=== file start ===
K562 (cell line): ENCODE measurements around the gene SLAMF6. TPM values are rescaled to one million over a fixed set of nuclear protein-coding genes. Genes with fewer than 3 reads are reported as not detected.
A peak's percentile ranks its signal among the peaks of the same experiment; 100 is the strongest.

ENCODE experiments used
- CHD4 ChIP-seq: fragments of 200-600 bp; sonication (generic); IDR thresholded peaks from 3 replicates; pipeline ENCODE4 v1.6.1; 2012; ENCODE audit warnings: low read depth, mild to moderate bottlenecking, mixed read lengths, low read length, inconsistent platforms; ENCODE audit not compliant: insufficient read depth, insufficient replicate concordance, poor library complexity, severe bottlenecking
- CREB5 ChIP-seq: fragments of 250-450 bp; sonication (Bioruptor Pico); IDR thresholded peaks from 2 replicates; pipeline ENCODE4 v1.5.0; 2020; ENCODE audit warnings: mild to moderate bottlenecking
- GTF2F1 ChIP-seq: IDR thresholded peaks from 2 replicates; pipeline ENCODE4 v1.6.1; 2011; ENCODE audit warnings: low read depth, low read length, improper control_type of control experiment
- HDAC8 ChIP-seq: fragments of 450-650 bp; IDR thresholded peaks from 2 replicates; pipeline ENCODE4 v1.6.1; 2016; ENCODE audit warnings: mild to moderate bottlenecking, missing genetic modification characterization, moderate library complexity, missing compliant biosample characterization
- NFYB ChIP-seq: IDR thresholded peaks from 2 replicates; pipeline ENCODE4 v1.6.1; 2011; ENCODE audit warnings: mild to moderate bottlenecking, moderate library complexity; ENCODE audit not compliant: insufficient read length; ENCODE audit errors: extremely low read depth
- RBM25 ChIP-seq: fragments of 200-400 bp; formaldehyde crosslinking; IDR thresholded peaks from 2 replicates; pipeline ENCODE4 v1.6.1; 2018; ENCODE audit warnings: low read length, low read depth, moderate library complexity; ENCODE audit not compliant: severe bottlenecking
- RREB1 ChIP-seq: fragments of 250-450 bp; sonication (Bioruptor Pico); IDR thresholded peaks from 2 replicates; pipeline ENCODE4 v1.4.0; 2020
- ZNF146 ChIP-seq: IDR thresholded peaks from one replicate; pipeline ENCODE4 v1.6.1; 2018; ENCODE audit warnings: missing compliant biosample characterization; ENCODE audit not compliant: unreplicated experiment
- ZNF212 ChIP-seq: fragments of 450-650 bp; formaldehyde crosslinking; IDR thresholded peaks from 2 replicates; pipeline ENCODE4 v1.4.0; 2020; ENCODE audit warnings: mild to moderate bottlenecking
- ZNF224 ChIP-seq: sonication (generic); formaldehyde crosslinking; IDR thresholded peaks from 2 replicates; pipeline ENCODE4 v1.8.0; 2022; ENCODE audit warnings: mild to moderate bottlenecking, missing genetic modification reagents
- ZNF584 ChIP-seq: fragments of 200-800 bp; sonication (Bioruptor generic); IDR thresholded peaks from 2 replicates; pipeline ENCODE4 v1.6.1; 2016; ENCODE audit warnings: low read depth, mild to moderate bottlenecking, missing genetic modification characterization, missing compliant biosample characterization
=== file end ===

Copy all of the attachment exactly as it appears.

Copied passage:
K562 (cell line): ENCODE measurements around the gene SLAMF6. TPM values are rescaled to one million over a fixed set of nuclear protein-coding genes. Genes with fewer than 3 reads are reported as not detected.
A peak's percentile ranks its signal among the peaks of the same experiment; 100 is the strongest.

ENCODE experiments used
- CHD4 ChIP-seq: fragments of 200-600 bp; sonication (generic); IDR thresholded peaks from 3 replicates; pipeline ENCODE4 v1.6.1; 2012; ENCODE audit warnings: low read depth, mild to moderate bottlenecking, mixed read lengths, low read length, inconsistent platforms; ENCODE audit not compliant: insufficient read depth, insufficient replicate concordance, poor library complexity, severe bottlenecking
- CREB5 ChIP-seq: fragments of 250-450 bp; sonication (Bioruptor Pico); IDR thresholded peaks from 2 replicates; pipeline ENCODE4 v1.5.0; 2020; ENCODE audit warnings: mild to moderate bottlenecking
- GTF2F1 ChIP-seq: IDR thresholded peaks from 2 replicates; pipeline ENCODE4 v1.6.1; 2011; ENCODE audit warnings: low read depth, low read length, improper control_type of control experiment
- HDAC8 ChIP-seq: fragments of 450-650 bp; IDR thresholded peaks from 2 replicates; pipeline ENCODE4 v1.6.1; 2016; ENCODE audit warnings: mild to moderate bottlenecking, missing genetic modification characterization, moderate library complexity, missing compliant biosample characterization
- NFYB ChIP-seq: IDR thresholded peaks from 2 replicates; pipeline ENCODE4 v1.6.1; 2011; ENCODE audit warnings: mild to moderate bottlenecking, moderate library complexity; ENCODE audit not compliant: insufficient read length; ENCODE audit errors: extremely low read depth
- RBM25 ChIP-seq: fragments of 200-400 bp; formaldehyde crosslinking; IDR thresholded peaks from 2 replicates; pipeline ENCODE4 v1.6.1; 2018; ENCODE audit warnings: low read length, low read depth, moderate library complexity; ENCODE audit not compliant: severe bottlenecking
- RREB1 ChIP-seq: fragments of 250-450 bp; sonication (Bioruptor Pico); IDR thresholded peaks from 2 replicates; pipeline ENCODE4 v1.4.0; 2020
- ZNF146 ChIP-seq: IDR thresholded peaks from one replicate; pipeline ENCODE4 v1.6.1; 2018; ENCODE audit warnings: missing compliant biosample characterization; ENCODE audit not compliant: unreplicated experiment
- ZNF212 ChIP-seq: fragments of 450-650 bp; formaldehyde crosslinking; IDR thresholded peaks from 2 replicates; pipeline ENCODE4 v1.4.0; 2020; ENCODE audit warnings: mild to moderate bottlenecking
- ZNF224 ChIP-seq: sonication (generic); formaldehyde crosslinking; IDR thresholded peaks from 2 replicates; pipeline ENCODE4 v1.8.0; 2022; ENCODE audit warnings: mild to moderate bottlenecking, missing genetic modification reagents
- ZNF584 ChIP-seq: fragments of 200-800 bp; sonication (Bioruptor generic); IDR thresholded peaks from 2 replicates; pipeline ENCODE4 v1.6.1; 2016; ENCODE audit warnings: low read depth, mild to moderate bottlenecking, missing genetic modification characterization, missing compliant biosample characterization